pop culture

pop culture

“The devil should not have all the best tunes.” We baroque-loving church folk like to quote that, when justifying our devotion to jazz or, though not in my case, rock music. Think today of Christian jazz or “Christian rock.”

Fairy tales don't only belong to the domain of childhood. Their overt themes are threaded throughout hit TV series like Game of Thrones and True Blood, Grimm and Once Upon a Time. These stories survive, says Maria Tatar, by adapting across cultures and history. They are carriers of the plots we endlessly re-work in the narratives of our lives — helping us work through things like fear and hope.

Guess what famous actress gave our public radio program a shout-out in InStyle magazine?

In a fun, lively conversation with the comedian extraordinaire, Joanna Brooks discusses the fears, tensions, and survivalist instinct of Mormons of today. And Jon Stewart offers some advice on her "baby" religion growing up.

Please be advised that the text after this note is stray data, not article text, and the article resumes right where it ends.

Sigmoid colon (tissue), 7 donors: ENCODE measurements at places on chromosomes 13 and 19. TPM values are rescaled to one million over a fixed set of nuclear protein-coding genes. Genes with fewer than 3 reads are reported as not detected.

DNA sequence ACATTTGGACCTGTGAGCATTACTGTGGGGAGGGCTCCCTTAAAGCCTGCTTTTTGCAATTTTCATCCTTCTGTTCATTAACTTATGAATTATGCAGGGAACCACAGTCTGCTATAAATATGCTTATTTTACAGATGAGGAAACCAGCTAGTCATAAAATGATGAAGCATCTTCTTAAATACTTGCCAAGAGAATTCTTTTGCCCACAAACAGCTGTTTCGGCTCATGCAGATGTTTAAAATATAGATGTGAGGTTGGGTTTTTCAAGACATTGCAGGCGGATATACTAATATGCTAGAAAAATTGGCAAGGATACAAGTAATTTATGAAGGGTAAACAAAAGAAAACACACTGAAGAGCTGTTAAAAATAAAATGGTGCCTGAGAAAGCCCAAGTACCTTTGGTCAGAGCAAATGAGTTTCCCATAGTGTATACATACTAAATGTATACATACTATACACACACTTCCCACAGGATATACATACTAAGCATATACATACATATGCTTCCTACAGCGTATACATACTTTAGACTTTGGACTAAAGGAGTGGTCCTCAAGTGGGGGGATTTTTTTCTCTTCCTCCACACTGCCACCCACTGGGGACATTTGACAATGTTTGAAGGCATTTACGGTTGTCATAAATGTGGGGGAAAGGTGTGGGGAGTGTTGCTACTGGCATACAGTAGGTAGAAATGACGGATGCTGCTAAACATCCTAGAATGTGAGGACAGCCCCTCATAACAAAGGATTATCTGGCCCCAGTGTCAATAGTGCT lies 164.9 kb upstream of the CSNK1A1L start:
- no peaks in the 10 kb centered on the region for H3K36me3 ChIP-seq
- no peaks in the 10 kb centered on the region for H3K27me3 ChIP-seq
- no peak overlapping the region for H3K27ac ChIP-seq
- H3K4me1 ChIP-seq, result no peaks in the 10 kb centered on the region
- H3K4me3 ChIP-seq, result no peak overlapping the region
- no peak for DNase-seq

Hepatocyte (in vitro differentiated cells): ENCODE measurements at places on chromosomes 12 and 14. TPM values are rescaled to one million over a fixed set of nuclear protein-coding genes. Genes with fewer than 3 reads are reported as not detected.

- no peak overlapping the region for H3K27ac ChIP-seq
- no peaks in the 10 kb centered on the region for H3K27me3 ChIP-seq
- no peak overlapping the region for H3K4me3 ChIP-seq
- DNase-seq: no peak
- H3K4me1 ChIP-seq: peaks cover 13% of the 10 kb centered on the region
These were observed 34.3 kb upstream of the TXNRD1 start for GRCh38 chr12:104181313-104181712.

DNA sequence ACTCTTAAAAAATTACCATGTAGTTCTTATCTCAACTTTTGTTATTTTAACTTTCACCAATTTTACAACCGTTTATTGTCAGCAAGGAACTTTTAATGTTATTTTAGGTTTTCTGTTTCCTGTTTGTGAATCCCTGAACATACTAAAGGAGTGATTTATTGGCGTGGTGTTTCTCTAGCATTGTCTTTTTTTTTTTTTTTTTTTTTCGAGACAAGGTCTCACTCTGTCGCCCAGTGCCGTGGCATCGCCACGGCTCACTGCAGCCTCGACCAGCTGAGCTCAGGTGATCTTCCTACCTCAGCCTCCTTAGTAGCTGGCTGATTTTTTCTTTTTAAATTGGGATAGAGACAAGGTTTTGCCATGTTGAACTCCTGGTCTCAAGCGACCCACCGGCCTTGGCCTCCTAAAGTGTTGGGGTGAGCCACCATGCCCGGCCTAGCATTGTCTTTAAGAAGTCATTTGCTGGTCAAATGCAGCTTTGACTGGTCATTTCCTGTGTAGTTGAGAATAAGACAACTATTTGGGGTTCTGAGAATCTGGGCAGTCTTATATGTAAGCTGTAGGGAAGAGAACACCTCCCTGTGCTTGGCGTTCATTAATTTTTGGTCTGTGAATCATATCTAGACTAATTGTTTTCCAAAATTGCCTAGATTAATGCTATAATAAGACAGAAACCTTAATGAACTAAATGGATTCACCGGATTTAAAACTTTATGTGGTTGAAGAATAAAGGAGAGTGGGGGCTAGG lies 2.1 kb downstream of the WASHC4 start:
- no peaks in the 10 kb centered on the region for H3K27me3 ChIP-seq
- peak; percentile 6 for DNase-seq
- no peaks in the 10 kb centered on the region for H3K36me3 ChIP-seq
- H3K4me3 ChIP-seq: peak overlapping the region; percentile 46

A joyful story on how bluegrass music brought together a country music star and klezmer virtuoso to record the classic 18th-century hymn, "The Lord Will Provide."

Amoral zombies. Loving vampires. Righteous serial killers. And lots of God. That's all in the new TV season — a place where great writers and actors are telling the story of our time — playfully, violently, soulfully.

During the past decade, there has been an explosion of films and television programs containing religious and spiritual themes. Mel Gibson's The "Passion of the Christ" was only the tip of the iceberg. As new generations of Americans work out their spiritual and religious questions, they are increasingly turning to fantasy. We'll explore the deeper appeal of films like "Harry Potter" and "The Matrix," and we'll ask how fantasy in media reflects a changing spiritual imagination, especially in younger Americans.

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